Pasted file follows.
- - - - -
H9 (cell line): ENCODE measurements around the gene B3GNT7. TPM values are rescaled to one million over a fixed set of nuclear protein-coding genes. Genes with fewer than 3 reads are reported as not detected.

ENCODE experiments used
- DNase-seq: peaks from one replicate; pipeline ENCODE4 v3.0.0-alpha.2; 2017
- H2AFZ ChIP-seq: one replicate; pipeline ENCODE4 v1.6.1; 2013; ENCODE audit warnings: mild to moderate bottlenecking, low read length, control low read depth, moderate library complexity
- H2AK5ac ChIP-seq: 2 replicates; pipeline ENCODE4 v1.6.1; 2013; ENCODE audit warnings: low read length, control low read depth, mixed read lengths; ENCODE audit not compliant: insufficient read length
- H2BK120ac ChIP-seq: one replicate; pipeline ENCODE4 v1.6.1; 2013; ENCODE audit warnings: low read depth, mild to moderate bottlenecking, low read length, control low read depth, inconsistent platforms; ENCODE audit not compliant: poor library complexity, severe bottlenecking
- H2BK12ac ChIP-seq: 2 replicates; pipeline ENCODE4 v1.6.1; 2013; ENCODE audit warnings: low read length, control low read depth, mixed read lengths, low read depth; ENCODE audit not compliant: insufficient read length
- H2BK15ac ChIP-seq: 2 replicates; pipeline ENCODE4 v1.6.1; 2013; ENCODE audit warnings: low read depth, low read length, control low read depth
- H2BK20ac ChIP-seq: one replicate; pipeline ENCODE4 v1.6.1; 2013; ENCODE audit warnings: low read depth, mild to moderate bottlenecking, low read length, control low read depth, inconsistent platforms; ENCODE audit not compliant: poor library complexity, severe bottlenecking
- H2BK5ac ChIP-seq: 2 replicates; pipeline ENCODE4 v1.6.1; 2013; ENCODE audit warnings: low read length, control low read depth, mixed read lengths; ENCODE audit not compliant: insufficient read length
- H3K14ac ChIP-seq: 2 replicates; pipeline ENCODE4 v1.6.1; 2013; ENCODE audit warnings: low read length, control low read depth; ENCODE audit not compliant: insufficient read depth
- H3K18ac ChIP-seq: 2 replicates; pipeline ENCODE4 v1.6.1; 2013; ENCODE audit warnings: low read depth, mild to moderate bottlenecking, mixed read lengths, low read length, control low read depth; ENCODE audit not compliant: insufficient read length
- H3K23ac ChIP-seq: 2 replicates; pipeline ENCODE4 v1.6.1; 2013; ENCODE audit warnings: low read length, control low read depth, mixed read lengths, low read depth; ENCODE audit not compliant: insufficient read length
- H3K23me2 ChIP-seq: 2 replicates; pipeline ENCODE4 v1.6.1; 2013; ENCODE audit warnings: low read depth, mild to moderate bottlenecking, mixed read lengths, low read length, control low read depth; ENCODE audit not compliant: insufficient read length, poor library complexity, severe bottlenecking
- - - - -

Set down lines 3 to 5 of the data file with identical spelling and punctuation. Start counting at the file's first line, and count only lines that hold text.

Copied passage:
- DNase-seq: peaks from one replicate; pipeline ENCODE4 v3.0.0-alpha.2; 2017
- H2AFZ ChIP-seq: one replicate; pipeline ENCODE4 v1.6.1; 2013; ENCODE audit warnings: mild to moderate bottlenecking, low read length, control low read depth, moderate library complexity
- H2AK5ac ChIP-seq: 2 replicates; pipeline ENCODE4 v1.6.1; 2013; ENCODE audit warnings: low read length, control low read depth, mixed read lengths; ENCODE audit not compliant: insufficient read length